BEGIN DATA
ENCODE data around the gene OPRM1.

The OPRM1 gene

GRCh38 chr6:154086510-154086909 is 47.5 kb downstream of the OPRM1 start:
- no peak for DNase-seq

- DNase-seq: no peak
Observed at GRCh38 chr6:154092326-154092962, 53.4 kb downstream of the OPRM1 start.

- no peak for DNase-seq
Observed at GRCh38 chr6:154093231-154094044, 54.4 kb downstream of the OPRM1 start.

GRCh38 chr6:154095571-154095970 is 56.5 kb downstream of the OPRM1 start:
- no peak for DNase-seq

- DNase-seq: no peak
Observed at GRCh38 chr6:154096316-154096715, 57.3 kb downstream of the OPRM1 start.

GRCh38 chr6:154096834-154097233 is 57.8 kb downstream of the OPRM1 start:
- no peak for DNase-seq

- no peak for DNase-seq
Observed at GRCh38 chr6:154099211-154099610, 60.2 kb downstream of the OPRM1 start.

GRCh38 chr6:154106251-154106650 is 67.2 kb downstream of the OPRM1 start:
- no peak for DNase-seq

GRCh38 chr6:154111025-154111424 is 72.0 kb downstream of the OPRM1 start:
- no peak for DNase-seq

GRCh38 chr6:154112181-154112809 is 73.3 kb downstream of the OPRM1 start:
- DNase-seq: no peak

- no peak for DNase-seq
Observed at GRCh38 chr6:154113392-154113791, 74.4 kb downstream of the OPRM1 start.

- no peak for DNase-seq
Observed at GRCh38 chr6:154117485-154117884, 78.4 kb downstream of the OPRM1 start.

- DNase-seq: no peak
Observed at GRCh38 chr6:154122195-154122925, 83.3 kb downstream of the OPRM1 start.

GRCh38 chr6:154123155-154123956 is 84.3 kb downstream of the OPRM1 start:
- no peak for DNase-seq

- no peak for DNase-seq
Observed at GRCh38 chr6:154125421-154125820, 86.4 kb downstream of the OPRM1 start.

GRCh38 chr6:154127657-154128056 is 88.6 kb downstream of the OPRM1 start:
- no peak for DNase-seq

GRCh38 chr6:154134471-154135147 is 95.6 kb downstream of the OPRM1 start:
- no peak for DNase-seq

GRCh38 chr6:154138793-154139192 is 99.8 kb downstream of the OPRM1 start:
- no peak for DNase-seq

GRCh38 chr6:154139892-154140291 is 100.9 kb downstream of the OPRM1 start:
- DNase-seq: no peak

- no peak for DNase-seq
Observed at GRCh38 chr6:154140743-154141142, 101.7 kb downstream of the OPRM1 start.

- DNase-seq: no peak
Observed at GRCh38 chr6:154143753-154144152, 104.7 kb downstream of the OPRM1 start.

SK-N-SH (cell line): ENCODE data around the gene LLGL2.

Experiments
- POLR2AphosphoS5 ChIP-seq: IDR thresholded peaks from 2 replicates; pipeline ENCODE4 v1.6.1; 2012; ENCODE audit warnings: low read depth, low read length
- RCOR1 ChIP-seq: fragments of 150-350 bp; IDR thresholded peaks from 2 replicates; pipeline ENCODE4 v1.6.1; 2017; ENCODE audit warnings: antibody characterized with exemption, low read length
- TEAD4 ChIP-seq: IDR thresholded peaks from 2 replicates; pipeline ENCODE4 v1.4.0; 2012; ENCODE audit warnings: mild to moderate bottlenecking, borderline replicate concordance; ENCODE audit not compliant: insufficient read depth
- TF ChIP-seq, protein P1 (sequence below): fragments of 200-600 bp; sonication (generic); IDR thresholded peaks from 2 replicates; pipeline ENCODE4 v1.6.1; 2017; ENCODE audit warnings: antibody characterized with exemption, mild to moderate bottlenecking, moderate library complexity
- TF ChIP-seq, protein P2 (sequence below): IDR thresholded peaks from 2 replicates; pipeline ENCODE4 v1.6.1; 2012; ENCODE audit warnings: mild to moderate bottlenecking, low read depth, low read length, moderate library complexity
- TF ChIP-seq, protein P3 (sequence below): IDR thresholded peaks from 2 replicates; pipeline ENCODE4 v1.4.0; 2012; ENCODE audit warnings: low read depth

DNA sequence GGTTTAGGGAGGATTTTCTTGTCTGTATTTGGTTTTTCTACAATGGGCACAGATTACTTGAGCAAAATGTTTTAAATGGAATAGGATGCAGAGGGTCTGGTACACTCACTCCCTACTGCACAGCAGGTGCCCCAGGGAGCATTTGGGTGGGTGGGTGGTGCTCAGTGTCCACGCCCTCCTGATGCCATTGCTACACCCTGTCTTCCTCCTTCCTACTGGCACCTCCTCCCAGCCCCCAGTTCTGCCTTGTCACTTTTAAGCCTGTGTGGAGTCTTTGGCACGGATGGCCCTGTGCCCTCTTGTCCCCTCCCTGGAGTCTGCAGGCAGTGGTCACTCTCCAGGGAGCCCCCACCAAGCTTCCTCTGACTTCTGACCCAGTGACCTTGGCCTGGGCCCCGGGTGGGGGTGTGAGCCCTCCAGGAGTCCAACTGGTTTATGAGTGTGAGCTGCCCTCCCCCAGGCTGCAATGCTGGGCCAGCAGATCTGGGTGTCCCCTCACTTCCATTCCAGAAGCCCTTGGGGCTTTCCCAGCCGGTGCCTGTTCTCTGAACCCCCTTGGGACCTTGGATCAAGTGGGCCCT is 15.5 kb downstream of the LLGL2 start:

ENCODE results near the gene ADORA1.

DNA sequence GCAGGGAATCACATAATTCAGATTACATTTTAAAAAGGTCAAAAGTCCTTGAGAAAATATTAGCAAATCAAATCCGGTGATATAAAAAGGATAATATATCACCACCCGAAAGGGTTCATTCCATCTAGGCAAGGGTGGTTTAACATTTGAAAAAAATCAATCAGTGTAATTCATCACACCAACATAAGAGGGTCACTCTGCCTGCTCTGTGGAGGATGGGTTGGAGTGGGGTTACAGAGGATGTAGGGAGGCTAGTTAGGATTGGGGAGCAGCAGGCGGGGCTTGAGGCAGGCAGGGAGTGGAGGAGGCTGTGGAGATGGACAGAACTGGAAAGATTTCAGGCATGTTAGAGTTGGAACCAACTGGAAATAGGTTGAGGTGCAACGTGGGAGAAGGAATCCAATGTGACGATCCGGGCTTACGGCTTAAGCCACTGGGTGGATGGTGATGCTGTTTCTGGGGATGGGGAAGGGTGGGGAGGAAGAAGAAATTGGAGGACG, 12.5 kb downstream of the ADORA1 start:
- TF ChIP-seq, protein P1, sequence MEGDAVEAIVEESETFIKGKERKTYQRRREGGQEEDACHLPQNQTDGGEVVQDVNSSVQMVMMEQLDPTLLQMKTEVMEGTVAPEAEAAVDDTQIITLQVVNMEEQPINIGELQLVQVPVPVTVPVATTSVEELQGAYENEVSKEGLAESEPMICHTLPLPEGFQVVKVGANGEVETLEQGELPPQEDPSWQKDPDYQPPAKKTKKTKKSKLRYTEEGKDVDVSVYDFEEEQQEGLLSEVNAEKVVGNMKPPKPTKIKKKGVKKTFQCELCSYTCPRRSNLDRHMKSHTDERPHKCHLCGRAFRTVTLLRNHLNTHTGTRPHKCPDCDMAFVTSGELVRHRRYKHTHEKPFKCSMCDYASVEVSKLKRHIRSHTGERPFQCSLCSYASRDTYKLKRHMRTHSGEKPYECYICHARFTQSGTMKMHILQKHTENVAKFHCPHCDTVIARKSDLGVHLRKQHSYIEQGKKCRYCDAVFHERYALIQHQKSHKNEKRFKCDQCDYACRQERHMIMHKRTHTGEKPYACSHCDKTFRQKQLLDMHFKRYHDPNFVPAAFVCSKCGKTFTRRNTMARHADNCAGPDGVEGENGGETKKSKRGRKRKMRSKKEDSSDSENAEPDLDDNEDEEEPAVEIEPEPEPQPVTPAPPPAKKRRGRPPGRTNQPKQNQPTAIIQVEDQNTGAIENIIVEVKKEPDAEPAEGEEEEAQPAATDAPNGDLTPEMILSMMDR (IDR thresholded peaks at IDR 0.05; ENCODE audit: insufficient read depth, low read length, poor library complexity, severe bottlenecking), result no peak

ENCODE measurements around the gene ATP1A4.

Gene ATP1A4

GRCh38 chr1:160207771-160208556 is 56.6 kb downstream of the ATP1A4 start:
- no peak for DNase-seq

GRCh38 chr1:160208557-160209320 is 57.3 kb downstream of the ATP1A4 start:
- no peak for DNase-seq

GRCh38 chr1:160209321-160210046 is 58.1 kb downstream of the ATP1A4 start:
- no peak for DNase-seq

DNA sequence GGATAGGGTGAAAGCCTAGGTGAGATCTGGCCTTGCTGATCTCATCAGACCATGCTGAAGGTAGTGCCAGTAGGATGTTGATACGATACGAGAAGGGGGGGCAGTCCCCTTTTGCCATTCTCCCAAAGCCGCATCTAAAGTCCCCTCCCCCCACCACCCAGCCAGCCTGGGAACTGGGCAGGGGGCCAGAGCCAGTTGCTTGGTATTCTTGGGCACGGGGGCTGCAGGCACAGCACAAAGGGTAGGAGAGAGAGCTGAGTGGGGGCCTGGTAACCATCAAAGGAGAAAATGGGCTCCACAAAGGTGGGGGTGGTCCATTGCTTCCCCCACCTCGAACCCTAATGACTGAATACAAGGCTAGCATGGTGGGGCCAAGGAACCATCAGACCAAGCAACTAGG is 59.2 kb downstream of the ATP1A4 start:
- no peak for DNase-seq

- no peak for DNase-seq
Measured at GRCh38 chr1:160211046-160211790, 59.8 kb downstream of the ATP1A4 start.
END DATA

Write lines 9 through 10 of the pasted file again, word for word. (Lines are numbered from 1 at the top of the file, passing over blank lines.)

GRCh38 chr6:154095571-154095970 is 56.5 kb downstream of the OPRM1 start:
- no peak for DNase-seq